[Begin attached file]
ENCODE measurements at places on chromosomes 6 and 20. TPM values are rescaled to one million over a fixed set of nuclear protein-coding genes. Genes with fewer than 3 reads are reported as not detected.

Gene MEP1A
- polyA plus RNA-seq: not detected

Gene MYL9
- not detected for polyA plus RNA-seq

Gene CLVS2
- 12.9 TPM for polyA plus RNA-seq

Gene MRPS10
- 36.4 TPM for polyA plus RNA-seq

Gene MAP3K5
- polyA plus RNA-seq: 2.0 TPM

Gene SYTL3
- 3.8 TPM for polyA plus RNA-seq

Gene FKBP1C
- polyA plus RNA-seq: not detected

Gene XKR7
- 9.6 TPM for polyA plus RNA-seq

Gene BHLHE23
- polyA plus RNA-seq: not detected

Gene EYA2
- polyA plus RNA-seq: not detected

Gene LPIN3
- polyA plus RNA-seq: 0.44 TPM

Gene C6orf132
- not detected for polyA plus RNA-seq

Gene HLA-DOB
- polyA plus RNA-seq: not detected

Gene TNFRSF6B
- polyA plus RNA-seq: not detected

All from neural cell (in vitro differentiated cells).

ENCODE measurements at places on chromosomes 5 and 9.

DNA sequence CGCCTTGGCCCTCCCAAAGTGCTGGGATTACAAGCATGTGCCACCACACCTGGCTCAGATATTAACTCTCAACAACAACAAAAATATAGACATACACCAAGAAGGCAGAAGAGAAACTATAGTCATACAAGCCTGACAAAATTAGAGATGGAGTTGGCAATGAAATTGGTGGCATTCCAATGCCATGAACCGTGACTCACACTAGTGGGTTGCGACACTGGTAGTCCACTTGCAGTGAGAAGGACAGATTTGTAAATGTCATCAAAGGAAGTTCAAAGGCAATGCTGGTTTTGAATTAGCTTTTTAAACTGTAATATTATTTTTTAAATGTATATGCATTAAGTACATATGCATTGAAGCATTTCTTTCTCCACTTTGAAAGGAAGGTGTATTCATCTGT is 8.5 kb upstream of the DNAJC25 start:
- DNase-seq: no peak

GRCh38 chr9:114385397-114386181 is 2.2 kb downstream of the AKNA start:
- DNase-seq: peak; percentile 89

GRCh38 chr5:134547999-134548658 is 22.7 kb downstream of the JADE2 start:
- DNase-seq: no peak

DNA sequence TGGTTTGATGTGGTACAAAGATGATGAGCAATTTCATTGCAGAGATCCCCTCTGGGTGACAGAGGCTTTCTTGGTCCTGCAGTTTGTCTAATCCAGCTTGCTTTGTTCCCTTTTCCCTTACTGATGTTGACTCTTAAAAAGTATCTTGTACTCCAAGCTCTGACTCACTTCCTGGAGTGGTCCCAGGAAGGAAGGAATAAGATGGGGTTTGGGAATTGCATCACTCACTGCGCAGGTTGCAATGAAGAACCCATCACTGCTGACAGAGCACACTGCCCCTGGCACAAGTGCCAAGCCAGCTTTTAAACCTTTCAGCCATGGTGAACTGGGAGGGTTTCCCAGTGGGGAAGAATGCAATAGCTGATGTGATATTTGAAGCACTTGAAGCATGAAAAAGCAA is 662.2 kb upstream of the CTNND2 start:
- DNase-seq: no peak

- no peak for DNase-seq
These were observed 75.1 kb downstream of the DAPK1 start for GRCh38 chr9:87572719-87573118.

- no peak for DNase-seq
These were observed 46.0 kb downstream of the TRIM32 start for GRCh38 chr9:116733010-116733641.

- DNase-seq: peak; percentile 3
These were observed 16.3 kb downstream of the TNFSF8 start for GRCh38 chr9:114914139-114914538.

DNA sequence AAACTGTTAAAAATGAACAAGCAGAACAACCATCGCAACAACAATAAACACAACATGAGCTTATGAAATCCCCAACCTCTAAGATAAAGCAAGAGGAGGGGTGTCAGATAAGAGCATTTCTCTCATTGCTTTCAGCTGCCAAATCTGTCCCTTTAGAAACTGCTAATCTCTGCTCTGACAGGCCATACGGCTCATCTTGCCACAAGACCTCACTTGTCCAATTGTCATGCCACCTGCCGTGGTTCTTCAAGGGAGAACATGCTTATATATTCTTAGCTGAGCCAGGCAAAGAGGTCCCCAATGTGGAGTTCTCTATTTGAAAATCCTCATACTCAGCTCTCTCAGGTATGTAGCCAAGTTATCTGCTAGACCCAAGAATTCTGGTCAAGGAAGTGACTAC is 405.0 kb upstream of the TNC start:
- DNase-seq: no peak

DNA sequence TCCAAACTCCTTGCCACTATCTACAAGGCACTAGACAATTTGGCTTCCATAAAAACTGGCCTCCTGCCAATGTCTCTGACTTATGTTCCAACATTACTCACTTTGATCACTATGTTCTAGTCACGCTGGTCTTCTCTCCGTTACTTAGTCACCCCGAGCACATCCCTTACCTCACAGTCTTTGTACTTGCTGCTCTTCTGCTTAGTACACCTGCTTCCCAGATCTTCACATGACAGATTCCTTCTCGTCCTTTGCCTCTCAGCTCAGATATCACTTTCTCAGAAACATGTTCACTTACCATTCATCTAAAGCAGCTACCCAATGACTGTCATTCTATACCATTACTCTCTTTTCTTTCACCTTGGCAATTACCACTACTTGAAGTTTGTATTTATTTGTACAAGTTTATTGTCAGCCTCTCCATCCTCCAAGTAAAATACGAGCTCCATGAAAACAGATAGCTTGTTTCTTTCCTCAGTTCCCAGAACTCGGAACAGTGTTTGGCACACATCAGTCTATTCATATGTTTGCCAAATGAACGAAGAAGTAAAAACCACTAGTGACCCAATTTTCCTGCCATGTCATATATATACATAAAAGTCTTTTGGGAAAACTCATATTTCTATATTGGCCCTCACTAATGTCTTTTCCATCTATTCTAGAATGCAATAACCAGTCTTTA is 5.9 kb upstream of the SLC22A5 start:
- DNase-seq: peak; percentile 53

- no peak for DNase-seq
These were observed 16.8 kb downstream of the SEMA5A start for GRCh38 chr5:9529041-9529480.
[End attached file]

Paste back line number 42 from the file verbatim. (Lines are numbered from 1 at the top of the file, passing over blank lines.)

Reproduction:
- no peak for DNase-seq